Best economical hotel in Gondar, Ethiopia- The L-Shape Hotel

The L-Shape Hotel has comfy rooms with balconies for 230 birr. Each floor has its own router for wifi which you can use in your room.  The food is some of the best I have had in Ethiopia. There is always hot water.DSC01709If you return from trekking the Simien Mountains this is a very nice place.  I stayed at the Roman Hotel on my way in.  Don’t do it!

DSC01762The manager, at the center, really goes out of his way to make sure everything is right for the client.

DSC01771The staff is incredibly friendly and photogenic.  They showed us how to do some traditional dancing last night as well.



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17 thoughts on “Best economical hotel in Gondar, Ethiopia- The L-Shape Hotel

      • I stopped off in Ethiopia on my way home from DR Congo. It was a breeze after trying to get around there of course. But there are still loads of swindlers. I made a friend in Addis who hooked me up with his mates in Gondar. In turn they hooked me up for the Simeons and Lalibella. I was in Kinshasa for Christmas, and Lalibella for Ethiopian Christmas. That was awesome.

        I’ve just been trying to find my pictures from the Simeons and don’t seem to have them on my computer, so that post will probably need to wait till I can get home to my albums. That may be as far away as March.


      • I’m in Australia, staying with my grandparents in Tasmania for a few months. I have very bad health these days. Work is hard for me and they have offered me some respite. I’m having a lovely time here. But I do so hope to one day again be well enough to go adventuring again. I find myself saying I hope I will one day be well enough to again go climbing volcanoes in Africa.

        I am an aid and development professional and specialise in conflict and development. When I joined the Australian public service I knew I’d need to plan my escape after the first year. I went to Kinshasa and spoke at a conference held at the University of Kinshasa Law School on Peace and Security in the DRC. With the exception of the art academy, I didn’t really like Kinshasa and when I realised I wouldn’t be able to take a boat on the river Congo, I flew East to see what was going on there. I spent some time with local NGO staff working in public health, some working on law and justice issues. I fell in love with the place. I saw the lowland gorillas in Kahuzi-beiga National Park. That was a wondrous experience.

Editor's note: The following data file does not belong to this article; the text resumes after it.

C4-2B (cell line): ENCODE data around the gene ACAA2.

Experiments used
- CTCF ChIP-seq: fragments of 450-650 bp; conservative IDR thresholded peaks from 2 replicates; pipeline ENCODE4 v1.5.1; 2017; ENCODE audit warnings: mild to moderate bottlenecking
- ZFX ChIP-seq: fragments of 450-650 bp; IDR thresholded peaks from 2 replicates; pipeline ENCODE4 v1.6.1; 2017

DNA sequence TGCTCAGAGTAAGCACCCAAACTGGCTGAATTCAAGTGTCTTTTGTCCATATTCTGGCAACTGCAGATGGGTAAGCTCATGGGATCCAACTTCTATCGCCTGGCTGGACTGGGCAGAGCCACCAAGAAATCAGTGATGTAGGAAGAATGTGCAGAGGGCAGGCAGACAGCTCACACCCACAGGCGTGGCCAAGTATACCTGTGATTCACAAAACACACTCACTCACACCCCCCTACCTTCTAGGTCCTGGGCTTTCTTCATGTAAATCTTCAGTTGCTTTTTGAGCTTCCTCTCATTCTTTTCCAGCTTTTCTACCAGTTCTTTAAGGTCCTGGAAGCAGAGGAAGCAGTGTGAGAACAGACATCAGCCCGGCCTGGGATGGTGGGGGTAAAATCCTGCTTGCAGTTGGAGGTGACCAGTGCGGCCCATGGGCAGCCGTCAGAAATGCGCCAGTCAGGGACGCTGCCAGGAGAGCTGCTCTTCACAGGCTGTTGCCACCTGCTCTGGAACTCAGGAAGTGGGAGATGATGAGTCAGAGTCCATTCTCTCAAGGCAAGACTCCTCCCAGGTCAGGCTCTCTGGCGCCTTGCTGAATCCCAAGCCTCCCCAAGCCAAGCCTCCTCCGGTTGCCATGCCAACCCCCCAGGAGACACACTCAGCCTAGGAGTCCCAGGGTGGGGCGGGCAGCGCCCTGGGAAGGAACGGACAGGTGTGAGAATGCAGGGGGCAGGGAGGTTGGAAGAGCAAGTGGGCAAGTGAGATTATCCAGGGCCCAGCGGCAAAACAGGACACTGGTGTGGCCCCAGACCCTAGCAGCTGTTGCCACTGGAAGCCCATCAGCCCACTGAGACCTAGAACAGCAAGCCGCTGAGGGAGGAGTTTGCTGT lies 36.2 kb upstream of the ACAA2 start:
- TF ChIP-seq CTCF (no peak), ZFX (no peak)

I went back a year later with a friend of mine. We hired a car in Uganda and journeyed south west (via Rwanda). I did some work along the way (disarmament, demobilisation and reintegration) but we made our way to the incredible Virunga National Park where we saw the mountain gorillas and climbed the active volcano. They grow some great coffee there too.

        Anyways, that’s what I was doing in the Congo. 😛


      • I am so impressed with the caliber of so many farangis/ mzungus I have met in East Africa. So many volunteering and giving all of themselves to help others. Makes me feel pretty selfish. Speaking of selfish, seeing the gorillas in Nkuringo and chimps in Uganda was some of the most special moments of my life which was preceded by Masaai Mara and followed by Danakil Depression. Keep fighting the good fight and climbing volcanoes. Nice meeting you ;>)


      • Oh how I’d love to take a baloon trip over the Masaai Mara!

        I must admit, I was a bit shattered to miss the chimps in Uganda. My friend didn’t bring her immunization certificates.

        I got into community development because I knew I wanted to spend time in these places, with these people and to learn from them. I figured if I could help them out along the way it might be a little less selfish 😛


      • Thats awesome. I have been trying to think of a way I can help besides giving people bananas and leftovers in the streets. When I went to the chimps they did not ask for any papers. Pay 150USD and go. Sorry you missed it but hopefully you will make it back there. I think the chimps will be around for a while. I think I would pay for the balloon ride if the wildebeest migration was on. I read an article that the lion population has diminished 80% in 30 years and they project there will be no more lions in the Mara in 20 years. Thats one of the reasons I went. Are you still doing some of this work then?


      • Oh no, I guess I’ll have to make sure I go well before 20 years then! I’d plan that trip for the migration. I just think it would be spectacular to slowly and silently ride above them all like that, watching them all.

        I have a pretty bad chronic disease and have not been able to get work. I just don’t have the health to be doing much these days, let alone that kind of work. I’m hoping to start a PhD instead. I’ve had real trouble getting work. I will be doing some casual teaching at the university next year though, in International Development. I’m looking forward to that.


      • Sorry to hear about the chronic stuff. You must be so much stronger than the rest of us so I wish you the best with it.

        It would be neat to ride above the mara. Incredible! Talk to you soon


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